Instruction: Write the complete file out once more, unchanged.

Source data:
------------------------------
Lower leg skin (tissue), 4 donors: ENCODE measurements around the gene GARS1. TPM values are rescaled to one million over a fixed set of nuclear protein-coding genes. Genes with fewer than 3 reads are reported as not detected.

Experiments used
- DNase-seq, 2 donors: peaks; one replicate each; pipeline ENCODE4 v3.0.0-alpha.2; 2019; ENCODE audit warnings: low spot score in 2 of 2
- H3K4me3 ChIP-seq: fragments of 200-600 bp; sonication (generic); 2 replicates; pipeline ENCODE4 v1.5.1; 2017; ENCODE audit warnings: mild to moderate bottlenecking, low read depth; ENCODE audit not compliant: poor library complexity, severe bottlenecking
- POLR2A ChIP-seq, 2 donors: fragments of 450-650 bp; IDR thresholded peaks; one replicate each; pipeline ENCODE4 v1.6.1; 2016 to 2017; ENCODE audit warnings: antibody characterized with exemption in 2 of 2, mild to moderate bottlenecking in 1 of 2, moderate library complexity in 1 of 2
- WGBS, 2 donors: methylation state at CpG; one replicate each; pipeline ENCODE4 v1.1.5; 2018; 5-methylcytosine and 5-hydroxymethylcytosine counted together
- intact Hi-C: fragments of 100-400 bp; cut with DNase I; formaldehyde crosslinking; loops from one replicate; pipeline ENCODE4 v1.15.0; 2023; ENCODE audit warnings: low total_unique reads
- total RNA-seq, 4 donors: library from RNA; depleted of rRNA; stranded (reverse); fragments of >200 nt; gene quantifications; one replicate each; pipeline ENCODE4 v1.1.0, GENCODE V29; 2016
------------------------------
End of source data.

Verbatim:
Lower leg skin (tissue), 4 donors: ENCODE measurements around the gene GARS1. TPM values are rescaled to one million over a fixed set of nuclear protein-coding genes. Genes with fewer than 3 reads are reported as not detected.

Experiments used
- DNase-seq, 2 donors: peaks; one replicate each; pipeline ENCODE4 v3.0.0-alpha.2; 2019; ENCODE audit warnings: low spot score in 2 of 2
- H3K4me3 ChIP-seq: fragments of 200-600 bp; sonication (generic); 2 replicates; pipeline ENCODE4 v1.5.1; 2017; ENCODE audit warnings: mild to moderate bottlenecking, low read depth; ENCODE audit not compliant: poor library complexity, severe bottlenecking
- POLR2A ChIP-seq, 2 donors: fragments of 450-650 bp; IDR thresholded peaks; one replicate each; pipeline ENCODE4 v1.6.1; 2016 to 2017; ENCODE audit warnings: antibody characterized with exemption in 2 of 2, mild to moderate bottlenecking in 1 of 2, moderate library complexity in 1 of 2
- WGBS, 2 donors: methylation state at CpG; one replicate each; pipeline ENCODE4 v1.1.5; 2018; 5-methylcytosine and 5-hydroxymethylcytosine counted together
- intact Hi-C: fragments of 100-400 bp; cut with DNase I; formaldehyde crosslinking; loops from one replicate; pipeline ENCODE4 v1.15.0; 2023; ENCODE audit warnings: low total_unique reads
- total RNA-seq, 4 donors: library from RNA; depleted of rRNA; stranded (reverse); fragments of >200 nt; gene quantifications; one replicate each; pipeline ENCODE4 v1.1.0, GENCODE V29; 2016